The Bowl of Saki is a daily non-sectarian inspirational
message from Inayat
Khan, an awe-inspiring spiritual leader from India who
brought a timeless message of Love, Harmony and Beauty to
the Western world in the early 1900's, a message which helps
us to become more acutely aware of the precious spark of divinity within
ourselves and within all of creation.
These messages are not about any new religion, they are
simply reminders of the same glorious ideals which have been
offered to us through the great prophets and teachers of all
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Your daily email
will look something like this:
It is when one has lost the idea of separateness and feels himself at one with all creation that his eyes are opened and he sees the cause of all things.
Bowl of Saki, September 27, by Hazrat Inayat Khan
Commentary by Hazrat Inayat Khan
Every being and object which is distinctly separate may be called an entity, but what one calls an individual is a conception of our imagination; and the true meaning of that conception will be realized on the day when the ultimate truth throws its light upon life. On that day no one will speak about individuality; one will say 'God' and no more.
There are many beings, but at the same time there is one, the only Being. Therefore objects such as streams and mountains are also living, but they only exist separately to our outer vision. When our inner vision opens then the separation is shown as a veil; then there is one vision alone, and that is the immanence of God.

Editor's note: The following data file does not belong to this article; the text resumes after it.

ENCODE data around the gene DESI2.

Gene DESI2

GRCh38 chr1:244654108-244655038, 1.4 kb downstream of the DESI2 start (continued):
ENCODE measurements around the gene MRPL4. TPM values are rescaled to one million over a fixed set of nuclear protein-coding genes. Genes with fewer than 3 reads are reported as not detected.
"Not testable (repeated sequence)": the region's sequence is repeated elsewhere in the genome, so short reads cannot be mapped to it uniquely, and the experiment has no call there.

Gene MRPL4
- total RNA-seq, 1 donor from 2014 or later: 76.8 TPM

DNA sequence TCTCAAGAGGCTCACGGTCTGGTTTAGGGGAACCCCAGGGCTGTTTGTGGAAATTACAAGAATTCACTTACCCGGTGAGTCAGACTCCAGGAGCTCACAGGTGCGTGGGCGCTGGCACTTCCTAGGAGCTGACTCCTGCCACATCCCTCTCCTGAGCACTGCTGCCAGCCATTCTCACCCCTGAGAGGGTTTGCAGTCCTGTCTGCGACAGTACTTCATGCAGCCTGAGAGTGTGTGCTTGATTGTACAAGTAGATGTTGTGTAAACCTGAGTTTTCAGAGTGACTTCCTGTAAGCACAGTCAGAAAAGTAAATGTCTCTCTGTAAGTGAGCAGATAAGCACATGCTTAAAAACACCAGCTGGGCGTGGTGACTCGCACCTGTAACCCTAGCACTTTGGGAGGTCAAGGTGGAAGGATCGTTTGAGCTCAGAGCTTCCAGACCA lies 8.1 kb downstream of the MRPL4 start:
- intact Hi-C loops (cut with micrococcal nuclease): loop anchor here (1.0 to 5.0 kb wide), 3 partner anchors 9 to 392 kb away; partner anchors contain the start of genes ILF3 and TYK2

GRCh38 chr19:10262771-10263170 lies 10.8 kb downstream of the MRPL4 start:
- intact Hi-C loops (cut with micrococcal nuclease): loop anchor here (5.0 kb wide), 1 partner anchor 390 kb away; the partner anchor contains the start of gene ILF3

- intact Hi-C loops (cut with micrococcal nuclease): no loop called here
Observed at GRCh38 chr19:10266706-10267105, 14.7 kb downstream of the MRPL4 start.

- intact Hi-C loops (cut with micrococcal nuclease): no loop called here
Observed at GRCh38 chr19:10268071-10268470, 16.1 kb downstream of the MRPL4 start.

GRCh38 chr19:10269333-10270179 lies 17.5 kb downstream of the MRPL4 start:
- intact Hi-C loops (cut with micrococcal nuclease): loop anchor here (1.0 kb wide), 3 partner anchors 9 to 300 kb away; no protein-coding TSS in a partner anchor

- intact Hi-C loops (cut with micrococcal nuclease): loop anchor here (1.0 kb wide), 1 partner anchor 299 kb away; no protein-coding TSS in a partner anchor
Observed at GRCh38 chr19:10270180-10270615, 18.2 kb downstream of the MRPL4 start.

As soon as the soul begins to say 'I' he is exiled from heaven, for all blessings belong to the state which the soul experienced before he claimed to be 'I', a separate entity, separate from others. It is because of this that man, whatever his position, whatever his situation in life, is not fully happy. The trouble of one may perhaps be greater than that of another, but both he who resides in heavenly palaces and the inhabitant of a grass hut have their troubles; both have their pain. But man finds the reason for all afflictions in the life outside him. The Sufi finds it in that one sin: that of having claimed to be 'I'. With this claim came all the trouble, it continued, and it will always continue. This sin has such a hold upon the soul that it is just like the eclipse of the sun, when its light is covered and cannot shine.
There is an innate desire in every human being for knowledge. ... With man this desire is never satisfied. He always wants to know more. There is ever a restless craving within him for knowledge. This is because he does not look for the cause in the right way. He only sees the external causes, and not the cause underlying the cause, and below that, the primal cause. For example, a man who has become estranged from his friend only sees perhaps the superficial cause, and calls his friend unkind; or he may even admit that he himself is at fault, or he may go still deeper and say that owing to a certain planetary influence they cannot be friendly. Yet he has not probed the cause of this cause. ...
For this reason the religions taught the God-ideal, that the primal cause might be sought through the pursuit of God. It is when man has lost the idea of duality and feels himself at one with all creation, that his eyes are opened and he sees the cause of everything.
~~~ It is when man has lost the idea of separateness and feels himself at one with all creation that his eyes are opened and he sees the cause of all things.
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